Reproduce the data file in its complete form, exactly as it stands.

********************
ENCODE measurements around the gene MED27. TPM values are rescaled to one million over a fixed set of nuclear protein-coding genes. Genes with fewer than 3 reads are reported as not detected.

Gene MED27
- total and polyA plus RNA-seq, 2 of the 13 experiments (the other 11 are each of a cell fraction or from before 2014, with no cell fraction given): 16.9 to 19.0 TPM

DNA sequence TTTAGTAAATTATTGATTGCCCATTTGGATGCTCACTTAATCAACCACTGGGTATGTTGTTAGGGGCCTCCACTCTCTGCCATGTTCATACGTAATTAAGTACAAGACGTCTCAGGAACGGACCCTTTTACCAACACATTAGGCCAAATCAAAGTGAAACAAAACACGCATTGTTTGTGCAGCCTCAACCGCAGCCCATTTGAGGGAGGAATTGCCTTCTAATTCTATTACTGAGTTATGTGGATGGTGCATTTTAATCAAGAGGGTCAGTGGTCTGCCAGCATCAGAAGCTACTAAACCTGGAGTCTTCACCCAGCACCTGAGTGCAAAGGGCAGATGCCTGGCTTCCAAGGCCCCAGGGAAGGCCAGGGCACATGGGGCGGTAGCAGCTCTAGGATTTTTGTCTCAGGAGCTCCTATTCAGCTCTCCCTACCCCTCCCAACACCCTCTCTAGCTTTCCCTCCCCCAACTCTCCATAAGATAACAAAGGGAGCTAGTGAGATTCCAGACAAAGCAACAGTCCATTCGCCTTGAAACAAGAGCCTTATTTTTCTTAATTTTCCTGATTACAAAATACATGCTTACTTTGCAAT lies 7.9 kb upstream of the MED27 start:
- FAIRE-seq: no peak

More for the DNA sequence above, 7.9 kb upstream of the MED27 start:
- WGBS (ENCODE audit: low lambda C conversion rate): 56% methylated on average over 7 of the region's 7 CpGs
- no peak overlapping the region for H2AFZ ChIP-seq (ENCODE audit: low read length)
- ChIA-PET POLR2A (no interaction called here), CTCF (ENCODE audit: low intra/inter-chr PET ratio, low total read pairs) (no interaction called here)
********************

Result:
ENCODE measurements around the gene MED27. TPM values are rescaled to one million over a fixed set of nuclear protein-coding genes. Genes with fewer than 3 reads are reported as not detected.

Gene MED27
- total and polyA plus RNA-seq, 2 of the 13 experiments (the other 11 are each of a cell fraction or from before 2014, with no cell fraction given): 16.9 to 19.0 TPM

DNA sequence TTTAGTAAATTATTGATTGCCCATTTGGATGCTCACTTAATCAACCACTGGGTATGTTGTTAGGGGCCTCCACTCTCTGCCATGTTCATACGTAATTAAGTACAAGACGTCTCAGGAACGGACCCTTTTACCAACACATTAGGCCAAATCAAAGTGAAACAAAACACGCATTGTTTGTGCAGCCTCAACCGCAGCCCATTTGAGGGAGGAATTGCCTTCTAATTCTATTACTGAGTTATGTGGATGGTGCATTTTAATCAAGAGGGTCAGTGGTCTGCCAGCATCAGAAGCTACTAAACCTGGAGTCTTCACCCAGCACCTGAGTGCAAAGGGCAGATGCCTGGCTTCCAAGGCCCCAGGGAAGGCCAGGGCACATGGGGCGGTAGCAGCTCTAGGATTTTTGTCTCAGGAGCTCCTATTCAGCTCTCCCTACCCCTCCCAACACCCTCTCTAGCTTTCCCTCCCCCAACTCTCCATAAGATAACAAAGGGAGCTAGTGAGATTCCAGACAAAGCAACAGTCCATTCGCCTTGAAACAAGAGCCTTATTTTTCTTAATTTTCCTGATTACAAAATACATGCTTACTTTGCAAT lies 7.9 kb upstream of the MED27 start:
- FAIRE-seq: no peak

More for the DNA sequence above, 7.9 kb upstream of the MED27 start:
- WGBS (ENCODE audit: low lambda C conversion rate): 56% methylated on average over 7 of the region's 7 CpGs
- no peak overlapping the region for H2AFZ ChIP-seq (ENCODE audit: low read length)
- ChIA-PET POLR2A (no interaction called here), CTCF (ENCODE audit: low intra/inter-chr PET ratio, low total read pairs) (no interaction called here)